Do Water Snakes Get Thirsty?
A research team enters swampy terrain to hand-capture snakes and measure the reptiles’ sensitivity to dehydration.
BY LAUREN D. PHARR
Anyone who has spent a Saturday on a boat knows the importance of drinking water and staying hydrated when it’s warm out. Humans, in fact, can live without food much longer than we can live without water. But does this general rule apply to other animals, like reptiles, some of which live in freshwater?
Both the banded and brown water snakes are freshwater amphibious species that live throughout North Carolina. These snakes utilize various sources of water in the environment to remain hydrated and keep their electrolytes balanced. After a meal, they take in more water, which suggests that feeding increases their thirst.
Under what conditions do water snakes change their drinking and feeding behavior?
Researchers hand-captured live specimens of banded and brown water snakes from creeks and swampy habitats in Alachua County, Florida. They maintained each snake in a cage, and, during a one-hour period each day, they provided access to a pool of tap water and food, which included live feeding fish. The research team then observed the feeding behavior of the snakes and continuously weighed each one to measure any evidence of the effects of dehydration.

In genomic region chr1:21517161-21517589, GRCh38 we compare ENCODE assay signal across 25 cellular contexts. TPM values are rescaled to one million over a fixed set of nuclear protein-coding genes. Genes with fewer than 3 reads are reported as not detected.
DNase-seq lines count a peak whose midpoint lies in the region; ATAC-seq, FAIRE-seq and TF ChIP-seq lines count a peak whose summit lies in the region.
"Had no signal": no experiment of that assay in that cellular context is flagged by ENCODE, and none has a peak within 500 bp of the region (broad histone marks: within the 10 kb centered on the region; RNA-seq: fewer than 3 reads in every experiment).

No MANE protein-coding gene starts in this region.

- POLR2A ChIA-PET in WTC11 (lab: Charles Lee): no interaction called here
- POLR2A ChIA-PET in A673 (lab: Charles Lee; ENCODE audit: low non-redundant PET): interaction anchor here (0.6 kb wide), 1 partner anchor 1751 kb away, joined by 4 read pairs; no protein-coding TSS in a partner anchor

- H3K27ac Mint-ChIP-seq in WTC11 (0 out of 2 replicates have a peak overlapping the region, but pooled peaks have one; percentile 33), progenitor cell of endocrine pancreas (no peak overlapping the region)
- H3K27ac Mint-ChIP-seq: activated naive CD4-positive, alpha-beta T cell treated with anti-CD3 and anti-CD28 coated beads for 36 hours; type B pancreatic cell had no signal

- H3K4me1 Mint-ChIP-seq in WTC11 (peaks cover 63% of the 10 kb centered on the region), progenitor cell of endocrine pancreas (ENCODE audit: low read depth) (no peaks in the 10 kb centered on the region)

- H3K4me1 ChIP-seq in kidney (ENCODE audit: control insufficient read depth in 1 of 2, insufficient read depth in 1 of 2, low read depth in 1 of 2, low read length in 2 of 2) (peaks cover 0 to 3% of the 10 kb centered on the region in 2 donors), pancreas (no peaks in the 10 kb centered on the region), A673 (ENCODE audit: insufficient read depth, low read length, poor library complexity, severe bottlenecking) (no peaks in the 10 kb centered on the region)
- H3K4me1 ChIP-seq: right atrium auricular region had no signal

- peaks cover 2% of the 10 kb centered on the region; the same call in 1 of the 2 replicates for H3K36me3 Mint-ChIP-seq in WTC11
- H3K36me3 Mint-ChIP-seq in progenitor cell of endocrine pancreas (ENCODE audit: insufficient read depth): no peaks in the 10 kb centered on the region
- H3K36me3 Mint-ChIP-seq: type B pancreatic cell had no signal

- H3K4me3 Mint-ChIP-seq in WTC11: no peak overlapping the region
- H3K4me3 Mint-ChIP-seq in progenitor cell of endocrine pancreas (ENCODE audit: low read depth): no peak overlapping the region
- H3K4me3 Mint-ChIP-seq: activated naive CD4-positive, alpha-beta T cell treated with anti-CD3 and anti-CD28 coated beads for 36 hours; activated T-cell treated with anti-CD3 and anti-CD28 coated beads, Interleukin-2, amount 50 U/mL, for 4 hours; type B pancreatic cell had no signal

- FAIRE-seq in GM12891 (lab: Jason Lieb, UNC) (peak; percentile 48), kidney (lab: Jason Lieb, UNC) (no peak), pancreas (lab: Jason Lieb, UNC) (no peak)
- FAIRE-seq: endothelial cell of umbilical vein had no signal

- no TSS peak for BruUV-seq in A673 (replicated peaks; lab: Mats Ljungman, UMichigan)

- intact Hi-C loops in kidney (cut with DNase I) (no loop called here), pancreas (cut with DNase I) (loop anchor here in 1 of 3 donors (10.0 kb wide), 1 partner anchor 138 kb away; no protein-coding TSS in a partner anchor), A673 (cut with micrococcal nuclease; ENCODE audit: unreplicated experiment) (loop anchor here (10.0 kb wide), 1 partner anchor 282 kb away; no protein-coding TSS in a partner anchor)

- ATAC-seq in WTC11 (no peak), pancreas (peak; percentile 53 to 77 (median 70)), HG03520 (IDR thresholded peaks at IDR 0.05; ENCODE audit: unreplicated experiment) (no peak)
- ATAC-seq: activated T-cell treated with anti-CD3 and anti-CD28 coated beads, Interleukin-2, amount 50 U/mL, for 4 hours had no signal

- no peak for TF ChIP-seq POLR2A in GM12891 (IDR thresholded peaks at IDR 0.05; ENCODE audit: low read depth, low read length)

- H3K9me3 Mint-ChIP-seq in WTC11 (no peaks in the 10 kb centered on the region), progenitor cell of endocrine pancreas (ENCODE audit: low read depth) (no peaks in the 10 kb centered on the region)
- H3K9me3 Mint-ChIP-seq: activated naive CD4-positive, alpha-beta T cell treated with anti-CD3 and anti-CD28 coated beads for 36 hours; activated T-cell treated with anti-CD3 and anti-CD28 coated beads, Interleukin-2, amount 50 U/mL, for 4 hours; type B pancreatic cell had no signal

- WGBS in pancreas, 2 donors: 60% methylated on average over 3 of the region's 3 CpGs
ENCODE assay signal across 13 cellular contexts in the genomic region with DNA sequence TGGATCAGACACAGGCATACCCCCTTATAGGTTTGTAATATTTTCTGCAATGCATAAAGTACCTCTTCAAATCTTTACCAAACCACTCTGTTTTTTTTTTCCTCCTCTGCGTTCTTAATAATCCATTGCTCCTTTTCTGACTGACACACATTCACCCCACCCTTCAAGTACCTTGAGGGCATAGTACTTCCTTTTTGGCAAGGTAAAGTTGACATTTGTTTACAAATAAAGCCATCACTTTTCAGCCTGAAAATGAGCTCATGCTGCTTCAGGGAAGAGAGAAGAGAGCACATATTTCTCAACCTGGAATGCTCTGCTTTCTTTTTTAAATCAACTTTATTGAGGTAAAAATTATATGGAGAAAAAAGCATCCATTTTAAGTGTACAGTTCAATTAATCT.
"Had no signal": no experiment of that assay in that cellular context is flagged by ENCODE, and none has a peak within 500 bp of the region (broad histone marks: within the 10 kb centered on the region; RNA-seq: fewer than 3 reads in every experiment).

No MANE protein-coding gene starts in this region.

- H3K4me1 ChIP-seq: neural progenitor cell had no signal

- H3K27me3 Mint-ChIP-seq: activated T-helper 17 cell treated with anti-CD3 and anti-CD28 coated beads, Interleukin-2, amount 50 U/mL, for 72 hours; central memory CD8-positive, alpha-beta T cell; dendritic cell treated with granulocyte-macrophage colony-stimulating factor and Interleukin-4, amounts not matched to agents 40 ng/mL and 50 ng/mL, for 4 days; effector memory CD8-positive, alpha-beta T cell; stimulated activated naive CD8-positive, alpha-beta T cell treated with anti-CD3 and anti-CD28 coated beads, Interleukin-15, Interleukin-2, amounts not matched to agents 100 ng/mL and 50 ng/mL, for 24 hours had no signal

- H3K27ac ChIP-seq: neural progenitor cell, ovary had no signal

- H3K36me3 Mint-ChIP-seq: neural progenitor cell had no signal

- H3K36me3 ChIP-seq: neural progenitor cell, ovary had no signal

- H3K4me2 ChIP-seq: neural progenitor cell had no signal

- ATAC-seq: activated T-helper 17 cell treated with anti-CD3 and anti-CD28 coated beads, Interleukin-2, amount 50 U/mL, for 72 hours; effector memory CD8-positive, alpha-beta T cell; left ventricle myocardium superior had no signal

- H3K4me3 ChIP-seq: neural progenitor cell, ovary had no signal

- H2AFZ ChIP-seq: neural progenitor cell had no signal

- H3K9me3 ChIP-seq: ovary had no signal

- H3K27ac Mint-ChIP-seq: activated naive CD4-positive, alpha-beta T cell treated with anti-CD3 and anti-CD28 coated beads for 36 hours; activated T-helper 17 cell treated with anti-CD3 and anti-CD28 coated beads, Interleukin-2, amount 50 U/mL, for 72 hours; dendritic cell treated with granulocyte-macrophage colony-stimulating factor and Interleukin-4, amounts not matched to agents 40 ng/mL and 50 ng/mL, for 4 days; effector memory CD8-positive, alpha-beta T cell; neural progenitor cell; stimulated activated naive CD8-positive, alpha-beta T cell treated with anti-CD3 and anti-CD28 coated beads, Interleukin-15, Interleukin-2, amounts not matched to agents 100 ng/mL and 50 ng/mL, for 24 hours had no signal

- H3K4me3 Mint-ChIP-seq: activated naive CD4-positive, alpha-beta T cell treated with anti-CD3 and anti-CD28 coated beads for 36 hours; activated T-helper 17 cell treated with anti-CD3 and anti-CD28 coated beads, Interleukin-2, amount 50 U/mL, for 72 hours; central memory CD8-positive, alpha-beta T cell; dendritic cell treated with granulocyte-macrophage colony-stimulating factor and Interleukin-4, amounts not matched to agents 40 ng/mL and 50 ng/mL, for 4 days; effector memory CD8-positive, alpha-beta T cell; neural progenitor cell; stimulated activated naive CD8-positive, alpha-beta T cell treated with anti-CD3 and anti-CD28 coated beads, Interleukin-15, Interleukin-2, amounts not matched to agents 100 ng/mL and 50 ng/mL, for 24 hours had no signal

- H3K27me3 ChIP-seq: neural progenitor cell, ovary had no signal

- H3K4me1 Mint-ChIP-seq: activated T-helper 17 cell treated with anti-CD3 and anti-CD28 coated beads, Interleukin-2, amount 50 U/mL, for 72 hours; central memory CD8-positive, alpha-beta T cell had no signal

All snakes drank freshwater when they experienced relatively small amounts of dehydration. Snakes that had access to food but not water readily ate while dehydrated, but stopped eating during prolonged dehydration.
Overall, both freshwater and semi-marine species of water snakes are more sensitive to dehydration than other species of snakes.
According to the research team, by documenting the relationship between freshwater availability and feeding behavior in water snakes, it might be possible to better understand how these snakes and similar animals evolved.
Read the Full Study: “Thirst and Drinking in North American Watersnakes.”
Lauren D. Pharr, a Ph.D. student in Fisheries, Wildlife, and Conservation Biology at NC State University, also is a science communicator with North Carolina Sea Grant, a Southeast Climate Adaptation Science Center Global Change Fellow, and winner of NC State’s Forestry and Environmental Resources Fellowship for Excellence in Graduate Education.
This story originally appeared on HookLineScience.com.
lead photo: banded water snake, Lower Roanoke River Wetland Game Lands. Credit: NC Wetlands.